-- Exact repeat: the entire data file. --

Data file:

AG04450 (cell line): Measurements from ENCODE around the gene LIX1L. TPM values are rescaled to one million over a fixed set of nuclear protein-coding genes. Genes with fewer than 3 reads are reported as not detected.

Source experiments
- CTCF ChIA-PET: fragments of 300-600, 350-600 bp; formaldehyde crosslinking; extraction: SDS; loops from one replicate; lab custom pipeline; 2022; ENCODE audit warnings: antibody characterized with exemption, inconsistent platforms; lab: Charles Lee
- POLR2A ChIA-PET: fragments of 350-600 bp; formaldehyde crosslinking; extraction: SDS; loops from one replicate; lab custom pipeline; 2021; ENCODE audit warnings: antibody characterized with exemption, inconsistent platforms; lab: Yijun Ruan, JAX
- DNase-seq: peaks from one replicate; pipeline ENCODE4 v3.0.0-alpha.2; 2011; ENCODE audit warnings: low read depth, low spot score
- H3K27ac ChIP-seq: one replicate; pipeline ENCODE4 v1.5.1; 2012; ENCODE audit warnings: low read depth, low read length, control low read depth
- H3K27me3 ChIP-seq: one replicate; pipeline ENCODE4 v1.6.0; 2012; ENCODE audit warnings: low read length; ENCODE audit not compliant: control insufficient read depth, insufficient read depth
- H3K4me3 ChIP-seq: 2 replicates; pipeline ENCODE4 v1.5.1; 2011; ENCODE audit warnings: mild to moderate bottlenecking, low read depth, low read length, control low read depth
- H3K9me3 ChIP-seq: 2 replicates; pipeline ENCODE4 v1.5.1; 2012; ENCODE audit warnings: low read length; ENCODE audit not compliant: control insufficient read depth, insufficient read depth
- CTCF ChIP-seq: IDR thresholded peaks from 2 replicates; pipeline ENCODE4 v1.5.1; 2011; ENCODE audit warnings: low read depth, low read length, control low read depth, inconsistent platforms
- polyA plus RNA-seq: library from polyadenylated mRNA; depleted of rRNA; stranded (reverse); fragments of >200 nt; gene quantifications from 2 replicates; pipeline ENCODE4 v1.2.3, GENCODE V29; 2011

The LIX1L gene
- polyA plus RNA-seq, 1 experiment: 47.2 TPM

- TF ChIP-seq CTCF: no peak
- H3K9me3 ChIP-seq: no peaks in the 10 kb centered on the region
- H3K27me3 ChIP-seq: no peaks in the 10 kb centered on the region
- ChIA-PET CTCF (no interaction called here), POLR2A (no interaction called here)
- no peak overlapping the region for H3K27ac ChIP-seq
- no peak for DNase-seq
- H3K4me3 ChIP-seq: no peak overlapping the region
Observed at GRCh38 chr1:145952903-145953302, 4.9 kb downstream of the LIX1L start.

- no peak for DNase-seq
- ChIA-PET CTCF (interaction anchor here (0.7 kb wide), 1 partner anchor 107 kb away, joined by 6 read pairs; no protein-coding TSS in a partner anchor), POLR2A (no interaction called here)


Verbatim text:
AG04450 (cell line): Measurements from ENCODE around the gene LIX1L. TPM values are rescaled to one million over a fixed set of nuclear protein-coding genes. Genes with fewer than 3 reads are reported as not detected.

Source experiments
- CTCF ChIA-PET: fragments of 300-600, 350-600 bp; formaldehyde crosslinking; extraction: SDS; loops from one replicate; lab custom pipeline; 2022; ENCODE audit warnings: antibody characterized with exemption, inconsistent platforms; lab: Charles Lee
- POLR2A ChIA-PET: fragments of 350-600 bp; formaldehyde crosslinking; extraction: SDS; loops from one replicate; lab custom pipeline; 2021; ENCODE audit warnings: antibody characterized with exemption, inconsistent platforms; lab: Yijun Ruan, JAX
- DNase-seq: peaks from one replicate; pipeline ENCODE4 v3.0.0-alpha.2; 2011; ENCODE audit warnings: low read depth, low spot score
- H3K27ac ChIP-seq: one replicate; pipeline ENCODE4 v1.5.1; 2012; ENCODE audit warnings: low read depth, low read length, control low read depth
- H3K27me3 ChIP-seq: one replicate; pipeline ENCODE4 v1.6.0; 2012; ENCODE audit warnings: low read length; ENCODE audit not compliant: control insufficient read depth, insufficient read depth
- H3K4me3 ChIP-seq: 2 replicates; pipeline ENCODE4 v1.5.1; 2011; ENCODE audit warnings: mild to moderate bottlenecking, low read depth, low read length, control low read depth
- H3K9me3 ChIP-seq: 2 replicates; pipeline ENCODE4 v1.5.1; 2012; ENCODE audit warnings: low read length; ENCODE audit not compliant: control insufficient read depth, insufficient read depth
- CTCF ChIP-seq: IDR thresholded peaks from 2 replicates; pipeline ENCODE4 v1.5.1; 2011; ENCODE audit warnings: low read depth, low read length, control low read depth, inconsistent platforms
- polyA plus RNA-seq: library from polyadenylated mRNA; depleted of rRNA; stranded (reverse); fragments of >200 nt; gene quantifications from 2 replicates; pipeline ENCODE4 v1.2.3, GENCODE V29; 2011

The LIX1L gene
- polyA plus RNA-seq, 1 experiment: 47.2 TPM

- TF ChIP-seq CTCF: no peak
- H3K9me3 ChIP-seq: no peaks in the 10 kb centered on the region
- H3K27me3 ChIP-seq: no peaks in the 10 kb centered on the region
- ChIA-PET CTCF (no interaction called here), POLR2A (no interaction called here)
- no peak overlapping the region for H3K27ac ChIP-seq
- no peak for DNase-seq
- H3K4me3 ChIP-seq: no peak overlapping the region
Observed at GRCh38 chr1:145952903-145953302, 4.9 kb downstream of the LIX1L start.

- no peak for DNase-seq
- ChIA-PET CTCF (interaction anchor here (0.7 kb wide), 1 partner anchor 107 kb away, joined by 6 read pairs; no protein-coding TSS in a partner anchor), POLR2A (no interaction called here)